In 2016, Ramirez was moving back to the infield, but at a new position, and his bat was in question. Sandoval was coming off a year where he couldn’t hit his weight (he hit .245 and he last weighed in at 255 pounds). How would the starting rotation look after David Price?

This year, there seem to be three questions, but in a way, they’ve already been answered.

How will the Red Sox make up for David Ortiz’s absence?

Well, for one, the Red Sox have three Cy Young-caliber starting pitchers (Price, Chris Sale and Rick Porcello) in their rotation.

And two, Hanley Ramirez is coming off a career year with his highest career output in RBI (111) and second-highest home run total (30). And while Mitch Moreland isn’t the greatest hitter, he’s good for 20 or more home runs. Plus, it seems he’s holding a spot for a certain Red Sox prospect who’s bouncing back well from an injury.

 

Will Sandoval earn the starting third base job back?

The weight loss is a good sign, not only for the physical reasons, but it shows he’s mentally committed to being better.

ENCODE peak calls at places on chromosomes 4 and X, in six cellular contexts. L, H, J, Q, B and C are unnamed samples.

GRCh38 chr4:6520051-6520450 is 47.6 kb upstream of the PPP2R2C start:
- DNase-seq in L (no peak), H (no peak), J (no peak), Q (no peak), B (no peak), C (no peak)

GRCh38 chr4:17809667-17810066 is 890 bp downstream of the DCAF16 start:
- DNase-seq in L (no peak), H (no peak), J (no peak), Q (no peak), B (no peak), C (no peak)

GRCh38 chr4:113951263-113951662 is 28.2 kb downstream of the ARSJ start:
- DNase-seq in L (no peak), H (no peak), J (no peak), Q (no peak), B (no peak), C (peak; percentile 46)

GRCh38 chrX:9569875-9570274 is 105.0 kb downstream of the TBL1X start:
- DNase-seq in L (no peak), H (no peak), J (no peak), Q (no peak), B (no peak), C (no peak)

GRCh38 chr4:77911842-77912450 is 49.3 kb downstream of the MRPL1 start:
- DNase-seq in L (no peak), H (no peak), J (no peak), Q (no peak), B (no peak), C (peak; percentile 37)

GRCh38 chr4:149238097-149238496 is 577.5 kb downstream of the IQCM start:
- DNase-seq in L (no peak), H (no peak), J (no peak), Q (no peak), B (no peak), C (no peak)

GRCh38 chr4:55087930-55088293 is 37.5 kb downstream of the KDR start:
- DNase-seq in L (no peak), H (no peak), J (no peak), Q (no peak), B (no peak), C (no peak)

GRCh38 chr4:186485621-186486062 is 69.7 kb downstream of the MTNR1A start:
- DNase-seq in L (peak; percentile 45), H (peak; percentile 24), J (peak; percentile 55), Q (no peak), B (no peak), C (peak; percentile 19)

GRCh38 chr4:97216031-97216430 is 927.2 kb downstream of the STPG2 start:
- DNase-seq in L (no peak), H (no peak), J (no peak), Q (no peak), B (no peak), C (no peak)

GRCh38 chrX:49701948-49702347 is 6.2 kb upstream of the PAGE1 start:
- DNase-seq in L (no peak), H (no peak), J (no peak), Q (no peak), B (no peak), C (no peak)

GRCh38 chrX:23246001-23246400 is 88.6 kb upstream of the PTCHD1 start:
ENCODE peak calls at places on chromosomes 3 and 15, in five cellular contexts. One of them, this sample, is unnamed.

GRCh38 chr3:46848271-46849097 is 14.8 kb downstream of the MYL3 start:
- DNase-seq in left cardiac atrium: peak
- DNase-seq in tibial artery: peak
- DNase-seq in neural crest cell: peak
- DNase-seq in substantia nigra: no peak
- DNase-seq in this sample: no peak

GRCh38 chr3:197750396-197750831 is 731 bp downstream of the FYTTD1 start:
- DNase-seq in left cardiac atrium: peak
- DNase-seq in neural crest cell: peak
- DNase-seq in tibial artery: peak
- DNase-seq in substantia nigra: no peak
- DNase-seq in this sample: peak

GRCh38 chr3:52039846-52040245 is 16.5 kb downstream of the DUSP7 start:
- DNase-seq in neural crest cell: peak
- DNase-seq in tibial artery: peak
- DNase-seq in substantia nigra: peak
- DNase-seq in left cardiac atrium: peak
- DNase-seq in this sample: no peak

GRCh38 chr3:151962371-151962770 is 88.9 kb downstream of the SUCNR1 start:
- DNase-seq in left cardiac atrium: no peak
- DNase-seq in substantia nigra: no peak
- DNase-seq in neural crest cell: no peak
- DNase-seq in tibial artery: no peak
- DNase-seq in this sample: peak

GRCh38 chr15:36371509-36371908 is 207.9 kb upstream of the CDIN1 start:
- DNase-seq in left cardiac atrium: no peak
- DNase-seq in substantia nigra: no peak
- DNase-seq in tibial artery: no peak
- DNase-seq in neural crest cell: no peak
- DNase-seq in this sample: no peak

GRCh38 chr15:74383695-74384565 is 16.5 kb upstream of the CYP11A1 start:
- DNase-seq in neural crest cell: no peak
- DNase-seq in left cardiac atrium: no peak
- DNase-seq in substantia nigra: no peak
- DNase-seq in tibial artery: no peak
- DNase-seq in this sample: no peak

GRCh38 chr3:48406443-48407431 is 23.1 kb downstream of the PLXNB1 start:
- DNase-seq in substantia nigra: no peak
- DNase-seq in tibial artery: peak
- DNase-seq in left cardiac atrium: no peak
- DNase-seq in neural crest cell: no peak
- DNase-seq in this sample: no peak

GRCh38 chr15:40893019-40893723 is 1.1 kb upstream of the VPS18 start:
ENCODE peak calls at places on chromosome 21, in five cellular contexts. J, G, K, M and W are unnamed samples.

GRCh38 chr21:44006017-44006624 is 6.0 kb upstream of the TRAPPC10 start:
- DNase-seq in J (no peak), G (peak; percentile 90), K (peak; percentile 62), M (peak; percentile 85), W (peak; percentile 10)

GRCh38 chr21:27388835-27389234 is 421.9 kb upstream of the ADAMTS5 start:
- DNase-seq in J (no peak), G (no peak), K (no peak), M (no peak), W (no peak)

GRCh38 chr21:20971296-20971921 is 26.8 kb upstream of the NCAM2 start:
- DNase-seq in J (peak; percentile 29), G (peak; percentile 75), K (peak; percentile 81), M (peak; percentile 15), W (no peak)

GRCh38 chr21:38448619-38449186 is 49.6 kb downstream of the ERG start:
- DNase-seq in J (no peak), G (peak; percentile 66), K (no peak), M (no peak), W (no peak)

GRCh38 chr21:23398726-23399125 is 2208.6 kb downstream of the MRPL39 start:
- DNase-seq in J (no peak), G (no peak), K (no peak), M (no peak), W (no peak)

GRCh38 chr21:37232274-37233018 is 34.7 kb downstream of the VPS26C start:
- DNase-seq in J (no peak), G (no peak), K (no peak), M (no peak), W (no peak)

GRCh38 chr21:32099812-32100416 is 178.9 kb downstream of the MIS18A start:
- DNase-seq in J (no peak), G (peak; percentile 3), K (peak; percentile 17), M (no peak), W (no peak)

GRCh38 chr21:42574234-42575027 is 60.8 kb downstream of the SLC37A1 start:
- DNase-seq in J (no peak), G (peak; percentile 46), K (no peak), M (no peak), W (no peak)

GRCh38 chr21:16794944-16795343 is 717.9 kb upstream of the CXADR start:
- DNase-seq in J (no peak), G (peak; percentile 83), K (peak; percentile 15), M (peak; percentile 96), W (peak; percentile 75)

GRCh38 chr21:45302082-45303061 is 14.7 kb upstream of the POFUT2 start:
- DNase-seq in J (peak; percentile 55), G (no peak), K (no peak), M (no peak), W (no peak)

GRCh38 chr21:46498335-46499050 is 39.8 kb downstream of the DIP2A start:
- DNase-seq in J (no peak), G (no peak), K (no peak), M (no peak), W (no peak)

However, that doesn’t guarantee he gets his job back.

“I’m not going to say [third base] resolved itself,” John Farrell told CSNNE.com, “but you know Panda’s done a very good job of committing to get himself in better shape and we’re looking forward to seeing that play to in spring training.”

Even if Panda can’t put it all together, Farrell told reporters before Thursday’s BBWAA dinner, both Brock Holt and Josh Rutledge would be competing for the job as well.

Holt as plan B -- in the infield? Who wouldn’t take that?

Who’s going to start at catcher?

Sandy Leon, Christian Vazquez and Blake Swihart each have their pros an cons.

Leon did it all last year, but went from hitting .383 in his first 39 games to .242 in his last 39.

Vazquez has Ivan Rodriguez-esque abilities behind the plate, but couldn’t keep the staff under control last year and cannot hit.

Swihart, who turns 25 April 3, is the youngest of the three, has the most potential at the plate, but is far and away the worst of the three defensively at the most important defensive position -- excluding pitcher -- on the field.

They all have their drawbacks, but they’ve all shown at some point why they can be the Red Sox starting catcher in the present and future.